A rapid, easy read, and fascinating to read about the election through the eyes of a member of the Labor faithful. Because of McCallum's Old Guard sta...moreA rapid, easy read, and fascinating to read about the election through the eyes of a member of the Labor faithful. Because of McCallum's Old Guard status, there were of course a lot of things I didn't agree with him on, but one doesn't necessarily read books only when one agrees wholeheartedly. (I'm starting to think I may finally be able to read Marion Maddox's book God Under Howard - I think that title's right - now that Howard is out of power. It might depress me just a little less now.)
Poll Dancing suprised (but pleased) me by being more about the "phony campaign" - the interminable time we all suffered between Rudd's rise to Leader of the ALP, and the election actually being called. And to go back and look at that time was fabulous. When McCallum finished writing, the overall result was known, but individual seats - like Howard's own - were still undecided. It's one of those "time capsule" books, which can be really enjoyable. And this is.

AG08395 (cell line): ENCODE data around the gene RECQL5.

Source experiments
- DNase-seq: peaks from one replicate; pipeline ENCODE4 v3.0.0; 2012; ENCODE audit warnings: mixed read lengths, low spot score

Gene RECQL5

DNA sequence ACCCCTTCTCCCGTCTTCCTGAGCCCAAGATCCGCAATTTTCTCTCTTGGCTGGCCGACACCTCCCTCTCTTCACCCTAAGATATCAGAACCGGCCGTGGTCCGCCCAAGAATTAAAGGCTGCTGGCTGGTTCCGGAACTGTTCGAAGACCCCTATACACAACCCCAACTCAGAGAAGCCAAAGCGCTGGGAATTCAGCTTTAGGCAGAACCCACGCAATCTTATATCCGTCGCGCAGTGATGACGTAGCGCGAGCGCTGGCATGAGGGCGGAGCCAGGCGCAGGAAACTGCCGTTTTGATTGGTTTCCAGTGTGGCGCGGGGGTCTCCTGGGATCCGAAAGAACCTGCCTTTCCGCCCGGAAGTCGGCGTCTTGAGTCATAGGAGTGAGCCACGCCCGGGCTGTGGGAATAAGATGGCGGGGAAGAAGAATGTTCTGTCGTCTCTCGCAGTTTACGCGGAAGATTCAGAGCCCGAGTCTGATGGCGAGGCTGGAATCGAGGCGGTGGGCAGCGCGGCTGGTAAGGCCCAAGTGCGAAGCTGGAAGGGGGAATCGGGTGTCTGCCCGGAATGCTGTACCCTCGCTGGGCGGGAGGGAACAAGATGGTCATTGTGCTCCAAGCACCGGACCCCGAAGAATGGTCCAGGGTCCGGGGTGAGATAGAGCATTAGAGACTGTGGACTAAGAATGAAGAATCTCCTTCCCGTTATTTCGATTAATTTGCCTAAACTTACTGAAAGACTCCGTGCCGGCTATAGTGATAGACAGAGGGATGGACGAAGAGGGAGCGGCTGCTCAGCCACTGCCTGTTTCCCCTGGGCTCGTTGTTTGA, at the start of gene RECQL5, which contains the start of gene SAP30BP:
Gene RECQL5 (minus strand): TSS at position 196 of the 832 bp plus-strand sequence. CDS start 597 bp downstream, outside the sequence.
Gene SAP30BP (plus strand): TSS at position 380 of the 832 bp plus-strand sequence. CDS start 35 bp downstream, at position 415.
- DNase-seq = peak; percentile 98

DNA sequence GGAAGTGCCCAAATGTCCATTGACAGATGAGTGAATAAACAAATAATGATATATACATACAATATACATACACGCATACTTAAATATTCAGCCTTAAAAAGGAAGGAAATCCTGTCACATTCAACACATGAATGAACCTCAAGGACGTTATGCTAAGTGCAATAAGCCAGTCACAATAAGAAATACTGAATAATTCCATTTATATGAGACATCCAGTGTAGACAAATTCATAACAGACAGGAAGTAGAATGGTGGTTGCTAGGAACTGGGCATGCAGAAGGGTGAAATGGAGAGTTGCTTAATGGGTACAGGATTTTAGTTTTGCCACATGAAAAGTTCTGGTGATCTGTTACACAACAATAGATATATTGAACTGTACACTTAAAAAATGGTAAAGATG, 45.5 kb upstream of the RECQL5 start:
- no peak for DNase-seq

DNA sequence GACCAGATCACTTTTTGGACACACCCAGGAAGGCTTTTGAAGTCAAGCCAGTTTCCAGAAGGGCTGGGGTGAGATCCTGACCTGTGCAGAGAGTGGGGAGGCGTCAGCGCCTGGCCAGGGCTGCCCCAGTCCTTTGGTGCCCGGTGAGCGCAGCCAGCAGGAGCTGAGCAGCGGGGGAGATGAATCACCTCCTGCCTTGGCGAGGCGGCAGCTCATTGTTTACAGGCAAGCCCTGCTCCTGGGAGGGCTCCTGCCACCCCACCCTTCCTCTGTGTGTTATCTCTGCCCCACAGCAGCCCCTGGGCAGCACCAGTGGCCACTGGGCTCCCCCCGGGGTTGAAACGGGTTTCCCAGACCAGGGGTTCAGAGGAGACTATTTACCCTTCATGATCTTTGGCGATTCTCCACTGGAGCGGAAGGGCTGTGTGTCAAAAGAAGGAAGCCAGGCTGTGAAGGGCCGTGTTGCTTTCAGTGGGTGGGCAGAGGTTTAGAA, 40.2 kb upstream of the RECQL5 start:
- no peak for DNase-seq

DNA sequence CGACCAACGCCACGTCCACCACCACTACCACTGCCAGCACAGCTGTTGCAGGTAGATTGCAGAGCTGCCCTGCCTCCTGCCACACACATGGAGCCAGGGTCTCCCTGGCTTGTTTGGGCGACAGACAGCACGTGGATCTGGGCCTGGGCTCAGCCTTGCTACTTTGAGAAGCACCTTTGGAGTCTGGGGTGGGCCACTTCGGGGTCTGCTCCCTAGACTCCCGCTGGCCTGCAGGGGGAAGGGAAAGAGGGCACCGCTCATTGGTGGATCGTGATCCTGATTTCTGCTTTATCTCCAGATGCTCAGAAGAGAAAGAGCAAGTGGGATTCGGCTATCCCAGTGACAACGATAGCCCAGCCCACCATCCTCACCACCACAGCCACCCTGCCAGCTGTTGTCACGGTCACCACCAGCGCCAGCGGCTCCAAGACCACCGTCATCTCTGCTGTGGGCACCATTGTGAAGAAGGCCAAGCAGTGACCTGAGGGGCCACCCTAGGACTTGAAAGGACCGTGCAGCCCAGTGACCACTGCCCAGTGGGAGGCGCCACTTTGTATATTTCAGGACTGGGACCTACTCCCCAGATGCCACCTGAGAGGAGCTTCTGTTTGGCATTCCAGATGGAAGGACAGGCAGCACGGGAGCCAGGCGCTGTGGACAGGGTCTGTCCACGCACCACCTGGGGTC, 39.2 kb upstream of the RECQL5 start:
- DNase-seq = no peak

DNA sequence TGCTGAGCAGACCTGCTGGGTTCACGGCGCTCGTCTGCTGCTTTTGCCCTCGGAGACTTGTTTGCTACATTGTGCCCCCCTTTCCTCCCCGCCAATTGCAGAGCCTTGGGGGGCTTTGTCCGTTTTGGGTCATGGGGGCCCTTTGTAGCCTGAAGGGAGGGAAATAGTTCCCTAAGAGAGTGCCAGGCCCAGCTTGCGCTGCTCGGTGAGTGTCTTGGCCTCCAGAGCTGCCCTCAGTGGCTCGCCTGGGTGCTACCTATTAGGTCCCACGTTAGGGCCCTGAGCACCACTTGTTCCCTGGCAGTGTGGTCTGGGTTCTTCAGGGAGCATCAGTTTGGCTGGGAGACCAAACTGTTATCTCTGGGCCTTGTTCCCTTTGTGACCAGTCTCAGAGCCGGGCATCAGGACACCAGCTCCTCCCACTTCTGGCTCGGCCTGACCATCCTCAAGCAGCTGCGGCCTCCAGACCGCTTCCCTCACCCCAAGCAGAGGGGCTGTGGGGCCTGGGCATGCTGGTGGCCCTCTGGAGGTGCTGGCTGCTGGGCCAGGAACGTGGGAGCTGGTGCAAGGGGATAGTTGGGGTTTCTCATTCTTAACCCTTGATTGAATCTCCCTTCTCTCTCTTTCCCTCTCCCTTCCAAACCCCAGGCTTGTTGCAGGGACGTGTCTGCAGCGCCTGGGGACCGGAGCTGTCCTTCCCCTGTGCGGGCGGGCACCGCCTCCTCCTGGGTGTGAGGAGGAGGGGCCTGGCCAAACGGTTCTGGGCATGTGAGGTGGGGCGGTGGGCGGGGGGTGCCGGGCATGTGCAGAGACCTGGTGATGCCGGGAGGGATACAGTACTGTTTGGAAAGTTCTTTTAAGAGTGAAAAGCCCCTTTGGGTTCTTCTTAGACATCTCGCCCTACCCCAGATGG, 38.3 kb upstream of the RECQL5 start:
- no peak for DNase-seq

(Now to borrow Judith Brett's Quarterly Essay on the election...)(less)
**spoiler alert** I love that Cordelia finally gets a partner in this one: I also love the development of Hattie and then Mia and Cordelia's interacti...more**spoiler alert** I love that Cordelia finally gets a partner in this one: I also love the development of Hattie and then Mia and Cordelia's interactions with them.
I'm worried, though, both about Peter, and about Jane/Kenzie. As much as I loved and adored Kenzie for driving all day to apologise for hurting Jane (*and* I loved the sort of pseudo proposal), Jane was just so uncertain... and I want to know more about that.
I'm assuming that the next book will have more about Raymond's tilt at the governorship, and about Jane/Kenzie.
And none of this has said anything about the actual plot, but with the Ellen Hart books, it's become so very much more about how much I love these characters.(less)
Brent-Dyer's only romance written for an adult audience, and her only book set in the Tyneside area of her birth. As with other non-Chalet books and c...moreBrent-Dyer's only romance written for an adult audience, and her only book set in the Tyneside area of her birth. As with other non-Chalet books and connectors set in the UK, I felt a definite sense of Oxenham in this one: moreso because of the country dancing that was part of this book.